College Sports

May 18, 2014

Kick in the pants could serve TCU baseball well in postseason

A return to the offensive formula that helped TCU win 23 of its last 26 games could help the Horned Frogs go deep in the postseason.

TCU had just won Friday night to even its series with Baylor. The Horned Frogs’ dugout was deathly quiet, however. Coach Jim Schlossnagle had just let his thoughts be known. And he wasn’t happy.

The offense had fallen back into some old habits the past two games, letting opportunities for victory slip by in the series opener on Thursday and then required a Preston Morrison pitching masterpiece in Game 2 to overcome many missed chances to break open a tight game.

“Coach didn’t feel like we prepared properly and it showed later on,” TCU’s Derek Odell said. “I just think we were all annoyed we didn’t get the conference championship.”

Indeed, TCU looked like a disappointed team on Friday. Oklahoma State had clinched the top seed in the Big 12 tournament, which starts on Wednesday at Chickasaw Bricktown Ballpark in Oklahoma City.

The No. 2-seeded Frogs (38-15, 17-7 in Big 12) open against No. 7 seed Baylor (24-29, 8-15) at 12:30 p.m. The TCU/Baylor winner plays the winner between third-seeded Kansas and sixth-seeded West Virginia at 4 p.m. Thursday. The tournament is double elimination.

Top seed OSU (41-14, 18-6) opens against No. 8 seed Oklahoma (28-27, 8-16) at 4 p.m. Wednesday. That winner advances to play the winner between Texas Tech and Texas, which open the tournament at 7:30 p.m. on Wednesday.

Before getting on the bus to leave Fort Worth for the regular-season finale at Baylor on Saturday, Schlossnagle held a quick meeting to remind his team how it managed to play so well the last month and a half. It was a refresher on being selective at the plate, locating good pitches and hitting them hard back through the middle.

Too often during the first two games at Baylor, TCU hitters popped up or flew out, leaving a combined 24 runners on base.

“We changed some things up in batting practice [Saturday] just to remind the team who we are and who we need to be,” Schlossnagle said after TCU won the regular-season finale and finished the season winning 23 of its last 26 games.

Having the Big 12 regular-season title slip away and offering at times lackluster performances at the plate with so much on the line, though, gave Schlossnagle the impetus to give his team a quick kick in the pants as a reminder before the postseason begins.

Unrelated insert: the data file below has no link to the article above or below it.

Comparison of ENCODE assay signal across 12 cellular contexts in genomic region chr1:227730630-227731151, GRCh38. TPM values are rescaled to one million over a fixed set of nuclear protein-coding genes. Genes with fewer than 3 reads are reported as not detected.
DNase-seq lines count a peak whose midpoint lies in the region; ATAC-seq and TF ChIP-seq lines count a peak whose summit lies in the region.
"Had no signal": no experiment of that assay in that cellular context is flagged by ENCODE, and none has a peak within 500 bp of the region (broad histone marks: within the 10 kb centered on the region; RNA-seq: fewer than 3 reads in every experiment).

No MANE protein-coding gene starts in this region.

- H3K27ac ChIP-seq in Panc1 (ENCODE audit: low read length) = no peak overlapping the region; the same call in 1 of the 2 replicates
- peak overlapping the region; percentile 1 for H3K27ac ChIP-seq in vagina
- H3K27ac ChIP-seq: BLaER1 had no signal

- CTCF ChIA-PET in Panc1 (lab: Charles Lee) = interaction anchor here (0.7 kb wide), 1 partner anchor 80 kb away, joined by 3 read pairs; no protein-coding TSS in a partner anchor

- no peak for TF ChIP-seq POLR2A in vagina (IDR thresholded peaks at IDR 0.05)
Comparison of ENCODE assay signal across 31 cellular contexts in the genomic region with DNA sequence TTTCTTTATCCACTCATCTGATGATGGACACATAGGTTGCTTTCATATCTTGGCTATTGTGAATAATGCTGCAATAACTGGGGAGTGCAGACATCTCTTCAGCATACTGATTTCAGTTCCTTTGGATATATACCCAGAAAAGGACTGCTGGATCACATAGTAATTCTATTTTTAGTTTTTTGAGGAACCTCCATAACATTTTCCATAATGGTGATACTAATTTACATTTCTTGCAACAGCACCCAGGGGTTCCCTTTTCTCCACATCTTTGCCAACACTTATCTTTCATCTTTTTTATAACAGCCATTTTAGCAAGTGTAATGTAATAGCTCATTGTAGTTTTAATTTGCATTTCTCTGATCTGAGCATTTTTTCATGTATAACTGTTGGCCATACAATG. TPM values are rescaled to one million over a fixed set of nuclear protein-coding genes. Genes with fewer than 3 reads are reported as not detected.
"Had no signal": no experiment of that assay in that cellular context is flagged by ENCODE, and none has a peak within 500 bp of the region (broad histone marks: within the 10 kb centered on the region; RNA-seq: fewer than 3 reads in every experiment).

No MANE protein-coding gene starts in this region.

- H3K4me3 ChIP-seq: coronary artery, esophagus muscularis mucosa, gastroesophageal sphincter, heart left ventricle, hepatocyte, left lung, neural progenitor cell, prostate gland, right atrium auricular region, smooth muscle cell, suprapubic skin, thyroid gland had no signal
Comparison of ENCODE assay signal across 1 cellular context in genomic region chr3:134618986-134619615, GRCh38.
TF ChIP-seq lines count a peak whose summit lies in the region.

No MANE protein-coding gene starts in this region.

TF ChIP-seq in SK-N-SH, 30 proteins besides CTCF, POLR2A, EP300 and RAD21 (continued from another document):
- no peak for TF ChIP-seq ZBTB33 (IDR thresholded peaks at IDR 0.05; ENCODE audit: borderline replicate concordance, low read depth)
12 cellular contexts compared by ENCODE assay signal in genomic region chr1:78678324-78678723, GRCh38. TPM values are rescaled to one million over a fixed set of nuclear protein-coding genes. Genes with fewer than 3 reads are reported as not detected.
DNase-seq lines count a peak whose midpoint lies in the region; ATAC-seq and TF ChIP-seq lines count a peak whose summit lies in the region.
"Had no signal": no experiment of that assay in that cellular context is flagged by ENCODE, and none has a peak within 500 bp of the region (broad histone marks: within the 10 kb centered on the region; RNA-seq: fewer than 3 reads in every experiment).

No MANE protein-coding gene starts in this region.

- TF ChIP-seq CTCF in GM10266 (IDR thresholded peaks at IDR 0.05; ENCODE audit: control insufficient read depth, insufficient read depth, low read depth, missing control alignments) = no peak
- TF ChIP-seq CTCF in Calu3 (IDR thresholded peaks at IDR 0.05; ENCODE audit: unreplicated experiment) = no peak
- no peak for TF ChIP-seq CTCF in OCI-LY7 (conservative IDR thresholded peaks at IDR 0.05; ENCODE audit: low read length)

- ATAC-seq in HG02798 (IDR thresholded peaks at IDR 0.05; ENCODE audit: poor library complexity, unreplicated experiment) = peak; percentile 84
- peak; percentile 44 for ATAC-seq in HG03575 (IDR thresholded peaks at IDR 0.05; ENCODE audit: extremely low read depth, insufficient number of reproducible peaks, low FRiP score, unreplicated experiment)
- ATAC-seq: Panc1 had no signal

“No doubt,” shortstop Keaton Jones said. “It definitely showed us that we just need to keep playing good baseball and do the little things. I think we kind of got away from our [approach]. [Saturday] we got back to it. [Finishing second] is what it is. So we want to go out and win the conference tournament and show the Big 12 who the best team is and then go win us a title.”

With a strong performance at the Big 12 tournament, which runs through Saturday, plus on Sunday if a playback game is necessary to decide the champion, TCU will assure itself of an NCAA Regional hosting bid at Lupton Stadium.

If the Frogs were to win the Big 12 tournament, there’s still a chance TCU could earn its first-ever national seed, which goes to the top eight seeds in the country. Those eight teams get to host Super Regionals if they advance.

On Sunday evening, TCU ranked 14th in the latest ratings percentage index rankings by The RPI helps the NCAA selection committee seed the 64-team postseason bracket and decide who gets to host.

Texas Tech ranks higher with a No. 11 RPI, but the Red Raiders finished fourth in the league, which makes them unlikely to host. Texas ranks No. 15 in the RPI, but they finished fifth in the Big 12.

The disappointment of not winning the regular-season title has now been replaced by the desire to keep rolling in the postseason with what got them here.

“Absolutely,” TCU designated hitter Jerrick Suiter said. “We’re all locked in, ready to play in the conference tournament and see where it goes from there.”

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